Encyclopedia of Fantasy (1997)
Brown, George Mackay

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(1921-1996) Scottish writer who was born in and rarely left the Orkney Islands; he visited England only once, in 1989. The Orkneys were the setting for his first poem – "Prayer to Magnus" for The New Shetlander in 1947 – and for almost all his subsequent poetry and fiction. Much of the latter is influenced by the worldview of the 13th-century Orkneyinga Saga, and his plots often explicitly rework these Legends. Stories of genre interest appear in A Calendar of Love (coll 1957), A Time to Keep (coll 1969) – whose contents differ from the compilation A Time to Keep (coll 1986 US) – Hawkfall (coll 1974), The Sun's Net (coll 1976), Witch (coll 1977), Andrina (coll 1983), Christmas Stories (coll 1985), The Golden Bird: Two Orkney Stories (coll 1987), The Masked Fisherman (coll 1989) and The Sea-King's Daughter/Eureka! (coll 1991 chap). Frequently a thread of fantasy is conveyed through plots subtly based on ballads. Of his novels, Magnus (1973) treats its historical protagonist in mythic fashion, and Time in a Red Coat (1984) is a Time-Travel fantasy in which a young girl's birthgift sends her through various epochs whose horrors gradually stain her clothing the colour of blood. Beside the Ocean of Time (1994) recounts the history of a northern Island – including Selkies – through the Dreams of its protagonist, who finally represents the power of Story to redeem the lost world. Mermen (> Mermaids) appear in the children's stories assembled in The Two Fiddlers (coll 1974). Several compositions by Sir Peter Maxwell Davies (1934-2016), also resident in the Orkneys, are based on GMB's work, most notably perhaps The Martyrdom of St Magnus (1977), a fantasy Opera based on Magnus. [JC]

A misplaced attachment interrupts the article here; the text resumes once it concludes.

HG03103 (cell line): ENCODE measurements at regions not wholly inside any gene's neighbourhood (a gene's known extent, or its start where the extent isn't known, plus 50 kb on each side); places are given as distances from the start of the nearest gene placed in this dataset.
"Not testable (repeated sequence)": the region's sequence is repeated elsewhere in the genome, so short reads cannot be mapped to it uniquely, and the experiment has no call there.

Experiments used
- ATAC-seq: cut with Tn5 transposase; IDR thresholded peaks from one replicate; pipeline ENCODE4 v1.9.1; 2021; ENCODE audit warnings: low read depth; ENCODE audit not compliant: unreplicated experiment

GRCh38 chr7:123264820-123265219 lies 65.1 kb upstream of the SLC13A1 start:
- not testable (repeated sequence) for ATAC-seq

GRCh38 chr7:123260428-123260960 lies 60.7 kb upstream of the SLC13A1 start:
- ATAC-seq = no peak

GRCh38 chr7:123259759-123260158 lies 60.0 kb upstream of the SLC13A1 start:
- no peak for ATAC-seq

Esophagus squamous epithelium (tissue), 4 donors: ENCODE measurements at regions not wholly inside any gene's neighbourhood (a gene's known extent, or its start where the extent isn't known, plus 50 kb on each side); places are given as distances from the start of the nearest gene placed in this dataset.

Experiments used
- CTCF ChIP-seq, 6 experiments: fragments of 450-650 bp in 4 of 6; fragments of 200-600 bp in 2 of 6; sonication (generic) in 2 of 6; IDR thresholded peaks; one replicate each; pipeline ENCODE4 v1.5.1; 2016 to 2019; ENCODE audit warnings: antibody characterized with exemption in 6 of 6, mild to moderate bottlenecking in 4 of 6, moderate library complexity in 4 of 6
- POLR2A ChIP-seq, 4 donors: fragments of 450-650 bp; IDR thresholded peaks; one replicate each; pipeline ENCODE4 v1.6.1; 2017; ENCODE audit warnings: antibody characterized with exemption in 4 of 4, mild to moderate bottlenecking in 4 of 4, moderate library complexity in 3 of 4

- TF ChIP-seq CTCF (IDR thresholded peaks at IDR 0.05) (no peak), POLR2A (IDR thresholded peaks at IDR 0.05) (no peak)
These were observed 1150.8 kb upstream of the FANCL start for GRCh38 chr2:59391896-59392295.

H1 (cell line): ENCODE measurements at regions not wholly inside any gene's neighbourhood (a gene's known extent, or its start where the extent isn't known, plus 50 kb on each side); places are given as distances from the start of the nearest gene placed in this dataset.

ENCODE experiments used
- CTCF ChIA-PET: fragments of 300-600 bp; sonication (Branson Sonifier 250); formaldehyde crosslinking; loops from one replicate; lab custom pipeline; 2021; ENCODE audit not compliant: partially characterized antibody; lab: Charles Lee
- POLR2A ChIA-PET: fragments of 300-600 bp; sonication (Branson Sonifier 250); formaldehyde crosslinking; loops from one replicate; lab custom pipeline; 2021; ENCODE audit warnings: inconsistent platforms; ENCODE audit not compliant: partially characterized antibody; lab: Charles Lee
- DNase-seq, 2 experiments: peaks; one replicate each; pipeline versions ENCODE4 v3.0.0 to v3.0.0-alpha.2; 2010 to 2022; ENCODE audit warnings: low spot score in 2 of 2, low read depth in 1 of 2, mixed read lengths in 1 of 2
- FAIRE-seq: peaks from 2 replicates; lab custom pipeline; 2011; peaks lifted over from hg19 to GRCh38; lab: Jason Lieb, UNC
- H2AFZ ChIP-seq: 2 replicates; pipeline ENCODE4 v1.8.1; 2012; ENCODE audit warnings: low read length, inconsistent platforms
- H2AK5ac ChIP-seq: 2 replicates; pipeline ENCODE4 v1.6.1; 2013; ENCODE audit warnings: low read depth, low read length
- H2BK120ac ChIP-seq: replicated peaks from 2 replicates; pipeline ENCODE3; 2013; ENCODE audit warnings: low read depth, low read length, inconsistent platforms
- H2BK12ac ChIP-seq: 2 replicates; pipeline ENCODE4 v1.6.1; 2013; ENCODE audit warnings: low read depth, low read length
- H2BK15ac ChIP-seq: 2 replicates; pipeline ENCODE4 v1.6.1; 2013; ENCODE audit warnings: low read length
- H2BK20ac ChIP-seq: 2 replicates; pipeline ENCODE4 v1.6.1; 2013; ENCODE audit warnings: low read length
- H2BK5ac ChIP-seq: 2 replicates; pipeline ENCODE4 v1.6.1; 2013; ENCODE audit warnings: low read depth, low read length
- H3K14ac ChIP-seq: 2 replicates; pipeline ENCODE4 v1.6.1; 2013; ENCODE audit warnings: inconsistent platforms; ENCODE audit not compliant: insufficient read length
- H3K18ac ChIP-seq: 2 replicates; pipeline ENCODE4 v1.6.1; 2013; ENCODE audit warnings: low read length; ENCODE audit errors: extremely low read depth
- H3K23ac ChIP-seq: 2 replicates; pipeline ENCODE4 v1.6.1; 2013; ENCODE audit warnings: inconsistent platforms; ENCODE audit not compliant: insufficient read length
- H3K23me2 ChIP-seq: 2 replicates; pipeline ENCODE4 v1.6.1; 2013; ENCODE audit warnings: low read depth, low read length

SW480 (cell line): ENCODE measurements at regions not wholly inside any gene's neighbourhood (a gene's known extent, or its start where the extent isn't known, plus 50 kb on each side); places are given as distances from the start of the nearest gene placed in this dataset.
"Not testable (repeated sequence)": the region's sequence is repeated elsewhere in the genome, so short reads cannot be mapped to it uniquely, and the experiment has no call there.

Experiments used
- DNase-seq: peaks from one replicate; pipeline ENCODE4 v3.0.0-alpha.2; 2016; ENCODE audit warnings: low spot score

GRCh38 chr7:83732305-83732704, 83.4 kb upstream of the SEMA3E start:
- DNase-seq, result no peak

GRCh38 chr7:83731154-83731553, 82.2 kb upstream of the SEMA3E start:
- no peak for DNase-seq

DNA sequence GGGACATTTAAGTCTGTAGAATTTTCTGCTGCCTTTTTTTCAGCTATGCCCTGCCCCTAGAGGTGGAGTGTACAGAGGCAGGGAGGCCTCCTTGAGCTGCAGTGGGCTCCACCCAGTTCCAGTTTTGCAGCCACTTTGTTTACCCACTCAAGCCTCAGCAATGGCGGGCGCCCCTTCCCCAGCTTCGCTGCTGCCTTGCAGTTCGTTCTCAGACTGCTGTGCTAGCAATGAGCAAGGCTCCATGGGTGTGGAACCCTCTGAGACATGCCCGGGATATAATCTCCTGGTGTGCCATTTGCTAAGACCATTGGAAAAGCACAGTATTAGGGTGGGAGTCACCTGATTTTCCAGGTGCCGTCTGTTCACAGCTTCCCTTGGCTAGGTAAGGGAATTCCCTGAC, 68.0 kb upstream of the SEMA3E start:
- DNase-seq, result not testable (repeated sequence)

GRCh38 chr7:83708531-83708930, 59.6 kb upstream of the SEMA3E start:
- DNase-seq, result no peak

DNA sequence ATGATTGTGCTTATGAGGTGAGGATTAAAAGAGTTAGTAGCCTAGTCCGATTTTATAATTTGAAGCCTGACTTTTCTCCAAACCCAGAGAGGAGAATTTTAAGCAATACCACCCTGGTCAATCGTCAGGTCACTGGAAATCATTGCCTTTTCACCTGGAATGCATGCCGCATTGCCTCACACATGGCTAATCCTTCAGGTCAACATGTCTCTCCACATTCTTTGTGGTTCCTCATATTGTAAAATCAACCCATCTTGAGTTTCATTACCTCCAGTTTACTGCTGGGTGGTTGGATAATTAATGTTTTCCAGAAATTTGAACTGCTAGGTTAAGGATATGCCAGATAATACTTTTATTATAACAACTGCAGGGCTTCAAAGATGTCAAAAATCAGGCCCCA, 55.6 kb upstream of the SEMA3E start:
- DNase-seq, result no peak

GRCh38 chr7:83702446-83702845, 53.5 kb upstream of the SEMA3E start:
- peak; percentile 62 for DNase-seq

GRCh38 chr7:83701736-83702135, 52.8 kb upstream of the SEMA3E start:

Works for children: Pictures in the Cave (1977 chap); Six Lives of Fankle the Cat (1980 chap); Keepers of the House (1986 chap); Letters to Gypsy (1990 chap).

Plays: A Spell for Green Corn (1970); Three Plays (coll 1984), including "The Voyage of Saint Brandan".

George Mackay Brown


This entry is taken from the Encyclopedia of Fantasy (1997) edited by John Clute and John Grant. It is provided as a reference and resource for users of the SF Encyclopedia, but apart from possible small corrections has not been updated.